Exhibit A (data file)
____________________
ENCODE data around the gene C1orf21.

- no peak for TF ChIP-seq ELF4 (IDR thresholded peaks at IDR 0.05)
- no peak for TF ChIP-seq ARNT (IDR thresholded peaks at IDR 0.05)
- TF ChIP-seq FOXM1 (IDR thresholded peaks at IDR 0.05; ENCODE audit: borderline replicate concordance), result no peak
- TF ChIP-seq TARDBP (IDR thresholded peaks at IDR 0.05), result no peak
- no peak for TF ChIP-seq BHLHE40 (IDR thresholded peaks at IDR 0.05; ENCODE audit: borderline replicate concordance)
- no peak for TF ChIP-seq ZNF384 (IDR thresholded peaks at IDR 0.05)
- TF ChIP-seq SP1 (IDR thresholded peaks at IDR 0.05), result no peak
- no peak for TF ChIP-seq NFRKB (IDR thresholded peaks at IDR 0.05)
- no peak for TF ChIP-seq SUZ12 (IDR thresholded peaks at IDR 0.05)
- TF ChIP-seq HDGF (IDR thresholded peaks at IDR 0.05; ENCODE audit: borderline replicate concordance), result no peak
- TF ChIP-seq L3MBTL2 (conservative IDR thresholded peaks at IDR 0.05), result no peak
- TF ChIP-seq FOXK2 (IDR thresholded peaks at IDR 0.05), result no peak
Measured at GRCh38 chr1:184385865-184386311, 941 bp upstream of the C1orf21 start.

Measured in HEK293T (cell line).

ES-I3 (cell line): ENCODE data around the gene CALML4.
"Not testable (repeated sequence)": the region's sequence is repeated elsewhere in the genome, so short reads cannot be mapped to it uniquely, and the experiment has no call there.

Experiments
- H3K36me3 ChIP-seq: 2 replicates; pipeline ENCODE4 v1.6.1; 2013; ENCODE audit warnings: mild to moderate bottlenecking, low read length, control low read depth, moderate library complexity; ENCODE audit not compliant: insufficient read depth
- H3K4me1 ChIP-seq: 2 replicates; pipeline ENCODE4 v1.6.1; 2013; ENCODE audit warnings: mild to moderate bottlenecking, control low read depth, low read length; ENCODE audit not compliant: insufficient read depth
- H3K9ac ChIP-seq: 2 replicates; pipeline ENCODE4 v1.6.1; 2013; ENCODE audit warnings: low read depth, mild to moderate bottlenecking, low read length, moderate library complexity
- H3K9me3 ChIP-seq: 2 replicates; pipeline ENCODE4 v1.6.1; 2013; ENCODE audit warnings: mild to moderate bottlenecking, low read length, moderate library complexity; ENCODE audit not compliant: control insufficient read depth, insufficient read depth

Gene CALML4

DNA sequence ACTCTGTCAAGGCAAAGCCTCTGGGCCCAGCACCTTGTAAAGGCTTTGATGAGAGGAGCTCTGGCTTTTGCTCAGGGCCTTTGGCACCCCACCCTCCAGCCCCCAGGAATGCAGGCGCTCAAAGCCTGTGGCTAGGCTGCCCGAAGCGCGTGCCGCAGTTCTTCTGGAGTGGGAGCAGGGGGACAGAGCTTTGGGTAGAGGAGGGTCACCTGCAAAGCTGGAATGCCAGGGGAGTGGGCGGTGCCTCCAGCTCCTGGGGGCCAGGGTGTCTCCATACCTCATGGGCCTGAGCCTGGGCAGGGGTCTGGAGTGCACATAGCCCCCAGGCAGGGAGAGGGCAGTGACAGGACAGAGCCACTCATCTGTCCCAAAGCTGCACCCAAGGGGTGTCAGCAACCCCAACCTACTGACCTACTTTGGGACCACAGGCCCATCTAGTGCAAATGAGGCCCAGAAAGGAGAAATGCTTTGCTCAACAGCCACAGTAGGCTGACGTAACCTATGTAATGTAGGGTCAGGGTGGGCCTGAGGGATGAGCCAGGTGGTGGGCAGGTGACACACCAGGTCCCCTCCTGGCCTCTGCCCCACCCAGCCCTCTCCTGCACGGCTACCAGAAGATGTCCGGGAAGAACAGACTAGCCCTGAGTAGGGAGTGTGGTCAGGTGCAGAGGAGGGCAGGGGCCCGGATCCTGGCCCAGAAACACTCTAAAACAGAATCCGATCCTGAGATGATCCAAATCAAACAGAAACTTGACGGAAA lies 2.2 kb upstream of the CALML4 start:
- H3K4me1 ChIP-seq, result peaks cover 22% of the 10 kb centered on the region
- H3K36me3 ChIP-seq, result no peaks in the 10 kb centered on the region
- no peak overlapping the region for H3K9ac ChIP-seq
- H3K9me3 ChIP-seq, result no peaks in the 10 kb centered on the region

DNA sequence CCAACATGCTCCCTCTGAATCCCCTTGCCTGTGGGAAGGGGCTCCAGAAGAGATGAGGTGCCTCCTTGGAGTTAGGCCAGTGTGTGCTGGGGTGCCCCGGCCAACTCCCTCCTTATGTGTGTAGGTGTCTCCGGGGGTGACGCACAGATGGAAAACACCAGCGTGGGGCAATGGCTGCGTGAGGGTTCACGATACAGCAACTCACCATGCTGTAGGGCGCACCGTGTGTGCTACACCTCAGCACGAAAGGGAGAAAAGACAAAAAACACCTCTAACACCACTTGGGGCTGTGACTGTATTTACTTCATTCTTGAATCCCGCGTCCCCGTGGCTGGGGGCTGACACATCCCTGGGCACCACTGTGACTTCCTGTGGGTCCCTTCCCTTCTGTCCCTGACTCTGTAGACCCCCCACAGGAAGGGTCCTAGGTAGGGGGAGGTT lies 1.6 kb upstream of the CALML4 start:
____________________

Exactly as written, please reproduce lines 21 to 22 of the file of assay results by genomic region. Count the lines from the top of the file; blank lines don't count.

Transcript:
- H3K9ac ChIP-seq: 2 replicates; pipeline ENCODE4 v1.6.1; 2013; ENCODE audit warnings: low read depth, mild to moderate bottlenecking, low read length, moderate library complexity
- H3K9me3 ChIP-seq: 2 replicates; pipeline ENCODE4 v1.6.1; 2013; ENCODE audit warnings: mild to moderate bottlenecking, low read length, moderate library complexity; ENCODE audit not compliant: control insufficient read depth, insufficient read depth